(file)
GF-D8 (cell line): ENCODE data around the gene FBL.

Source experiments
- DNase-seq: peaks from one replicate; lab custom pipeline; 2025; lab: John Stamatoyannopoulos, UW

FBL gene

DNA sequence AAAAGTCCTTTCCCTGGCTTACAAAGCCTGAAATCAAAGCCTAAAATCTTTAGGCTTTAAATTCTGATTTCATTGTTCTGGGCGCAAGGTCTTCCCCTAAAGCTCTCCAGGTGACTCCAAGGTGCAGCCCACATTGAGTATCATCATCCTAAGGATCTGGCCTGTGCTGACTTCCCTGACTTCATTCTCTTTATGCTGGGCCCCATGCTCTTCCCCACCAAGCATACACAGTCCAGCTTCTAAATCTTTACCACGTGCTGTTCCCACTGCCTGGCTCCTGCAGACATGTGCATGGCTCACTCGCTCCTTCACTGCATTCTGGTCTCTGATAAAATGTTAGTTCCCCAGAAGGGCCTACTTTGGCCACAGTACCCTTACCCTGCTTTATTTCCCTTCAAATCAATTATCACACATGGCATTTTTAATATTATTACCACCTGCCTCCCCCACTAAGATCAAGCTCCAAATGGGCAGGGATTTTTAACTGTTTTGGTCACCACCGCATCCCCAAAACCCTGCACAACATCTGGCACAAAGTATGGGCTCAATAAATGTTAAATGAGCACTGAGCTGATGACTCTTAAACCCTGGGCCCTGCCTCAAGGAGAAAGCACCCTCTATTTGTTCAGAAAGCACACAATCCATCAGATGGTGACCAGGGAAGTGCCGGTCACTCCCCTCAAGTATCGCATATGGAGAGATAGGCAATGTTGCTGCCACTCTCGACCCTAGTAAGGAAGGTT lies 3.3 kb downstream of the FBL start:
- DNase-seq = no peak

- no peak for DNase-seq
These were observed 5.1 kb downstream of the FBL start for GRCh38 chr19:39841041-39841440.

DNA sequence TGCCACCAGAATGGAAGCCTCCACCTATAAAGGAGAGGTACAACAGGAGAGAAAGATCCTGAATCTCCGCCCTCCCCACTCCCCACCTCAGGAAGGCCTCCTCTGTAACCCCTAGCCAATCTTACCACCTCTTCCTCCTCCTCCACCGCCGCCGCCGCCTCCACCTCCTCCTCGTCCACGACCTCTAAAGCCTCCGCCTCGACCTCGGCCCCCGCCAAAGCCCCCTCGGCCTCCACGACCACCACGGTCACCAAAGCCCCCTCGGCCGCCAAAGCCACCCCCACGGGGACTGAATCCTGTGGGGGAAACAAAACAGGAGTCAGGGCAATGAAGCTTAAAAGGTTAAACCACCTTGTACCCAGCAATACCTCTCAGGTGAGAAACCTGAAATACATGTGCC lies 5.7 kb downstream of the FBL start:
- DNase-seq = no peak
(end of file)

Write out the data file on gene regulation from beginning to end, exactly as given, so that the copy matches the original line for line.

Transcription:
GF-D8 (cell line): ENCODE data around the gene FBL.

Source experiments
- DNase-seq: peaks from one replicate; lab custom pipeline; 2025; lab: John Stamatoyannopoulos, UW

FBL gene

DNA sequence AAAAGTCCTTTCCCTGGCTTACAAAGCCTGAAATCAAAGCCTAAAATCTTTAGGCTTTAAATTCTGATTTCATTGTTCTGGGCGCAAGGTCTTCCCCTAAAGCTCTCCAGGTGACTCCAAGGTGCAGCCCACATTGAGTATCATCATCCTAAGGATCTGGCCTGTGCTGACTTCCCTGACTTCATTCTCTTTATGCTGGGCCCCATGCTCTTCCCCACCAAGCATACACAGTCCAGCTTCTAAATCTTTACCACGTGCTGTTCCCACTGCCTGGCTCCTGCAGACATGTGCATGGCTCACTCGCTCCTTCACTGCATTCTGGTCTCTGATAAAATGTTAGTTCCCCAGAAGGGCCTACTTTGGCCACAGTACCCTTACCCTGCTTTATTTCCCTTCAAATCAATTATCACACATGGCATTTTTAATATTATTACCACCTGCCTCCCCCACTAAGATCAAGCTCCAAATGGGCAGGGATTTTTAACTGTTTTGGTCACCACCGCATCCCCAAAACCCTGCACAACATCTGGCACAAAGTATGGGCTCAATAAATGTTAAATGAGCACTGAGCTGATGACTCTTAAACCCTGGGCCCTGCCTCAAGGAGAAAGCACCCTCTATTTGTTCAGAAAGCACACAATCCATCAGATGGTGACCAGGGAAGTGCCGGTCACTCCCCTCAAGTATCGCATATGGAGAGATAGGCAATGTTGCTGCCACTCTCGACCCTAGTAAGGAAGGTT lies 3.3 kb downstream of the FBL start:
- DNase-seq = no peak

- no peak for DNase-seq
These were observed 5.1 kb downstream of the FBL start for GRCh38 chr19:39841041-39841440.

DNA sequence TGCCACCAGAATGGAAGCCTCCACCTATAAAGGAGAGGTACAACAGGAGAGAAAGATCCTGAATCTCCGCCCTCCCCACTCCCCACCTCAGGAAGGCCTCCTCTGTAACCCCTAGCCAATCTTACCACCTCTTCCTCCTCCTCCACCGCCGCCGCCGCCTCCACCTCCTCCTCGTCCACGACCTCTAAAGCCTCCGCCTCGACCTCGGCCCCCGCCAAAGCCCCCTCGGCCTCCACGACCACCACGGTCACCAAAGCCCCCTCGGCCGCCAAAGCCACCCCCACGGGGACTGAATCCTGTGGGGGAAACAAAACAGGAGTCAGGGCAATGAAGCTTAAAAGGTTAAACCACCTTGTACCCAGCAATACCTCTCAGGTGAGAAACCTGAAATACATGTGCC lies 5.7 kb downstream of the FBL start:
- DNase-seq = no peak